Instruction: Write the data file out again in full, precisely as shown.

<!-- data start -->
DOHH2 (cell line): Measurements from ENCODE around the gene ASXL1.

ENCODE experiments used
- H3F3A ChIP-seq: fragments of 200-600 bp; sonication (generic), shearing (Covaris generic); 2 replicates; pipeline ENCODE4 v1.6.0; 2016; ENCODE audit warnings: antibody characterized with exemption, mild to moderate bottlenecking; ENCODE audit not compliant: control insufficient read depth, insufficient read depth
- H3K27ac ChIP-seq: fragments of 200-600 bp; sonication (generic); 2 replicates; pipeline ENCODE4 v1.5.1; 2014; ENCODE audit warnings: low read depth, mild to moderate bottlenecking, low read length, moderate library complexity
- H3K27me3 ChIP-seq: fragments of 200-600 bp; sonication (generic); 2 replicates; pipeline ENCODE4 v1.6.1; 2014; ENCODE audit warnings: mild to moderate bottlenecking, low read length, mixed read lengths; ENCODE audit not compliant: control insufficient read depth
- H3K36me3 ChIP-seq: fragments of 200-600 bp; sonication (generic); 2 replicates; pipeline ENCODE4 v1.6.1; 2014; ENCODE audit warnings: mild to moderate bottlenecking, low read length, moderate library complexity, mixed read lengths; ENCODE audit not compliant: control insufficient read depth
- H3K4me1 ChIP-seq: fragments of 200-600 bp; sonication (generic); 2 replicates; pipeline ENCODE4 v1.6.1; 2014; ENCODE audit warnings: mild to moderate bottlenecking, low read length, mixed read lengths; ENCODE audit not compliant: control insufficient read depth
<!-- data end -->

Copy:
DOHH2 (cell line): Measurements from ENCODE around the gene ASXL1.

ENCODE experiments used
- H3F3A ChIP-seq: fragments of 200-600 bp; sonication (generic), shearing (Covaris generic); 2 replicates; pipeline ENCODE4 v1.6.0; 2016; ENCODE audit warnings: antibody characterized with exemption, mild to moderate bottlenecking; ENCODE audit not compliant: control insufficient read depth, insufficient read depth
- H3K27ac ChIP-seq: fragments of 200-600 bp; sonication (generic); 2 replicates; pipeline ENCODE4 v1.5.1; 2014; ENCODE audit warnings: low read depth, mild to moderate bottlenecking, low read length, moderate library complexity
- H3K27me3 ChIP-seq: fragments of 200-600 bp; sonication (generic); 2 replicates; pipeline ENCODE4 v1.6.1; 2014; ENCODE audit warnings: mild to moderate bottlenecking, low read length, mixed read lengths; ENCODE audit not compliant: control insufficient read depth
- H3K36me3 ChIP-seq: fragments of 200-600 bp; sonication (generic); 2 replicates; pipeline ENCODE4 v1.6.1; 2014; ENCODE audit warnings: mild to moderate bottlenecking, low read length, moderate library complexity, mixed read lengths; ENCODE audit not compliant: control insufficient read depth
- H3K4me1 ChIP-seq: fragments of 200-600 bp; sonication (generic); 2 replicates; pipeline ENCODE4 v1.6.1; 2014; ENCODE audit warnings: mild to moderate bottlenecking, low read length, mixed read lengths; ENCODE audit not compliant: control insufficient read depth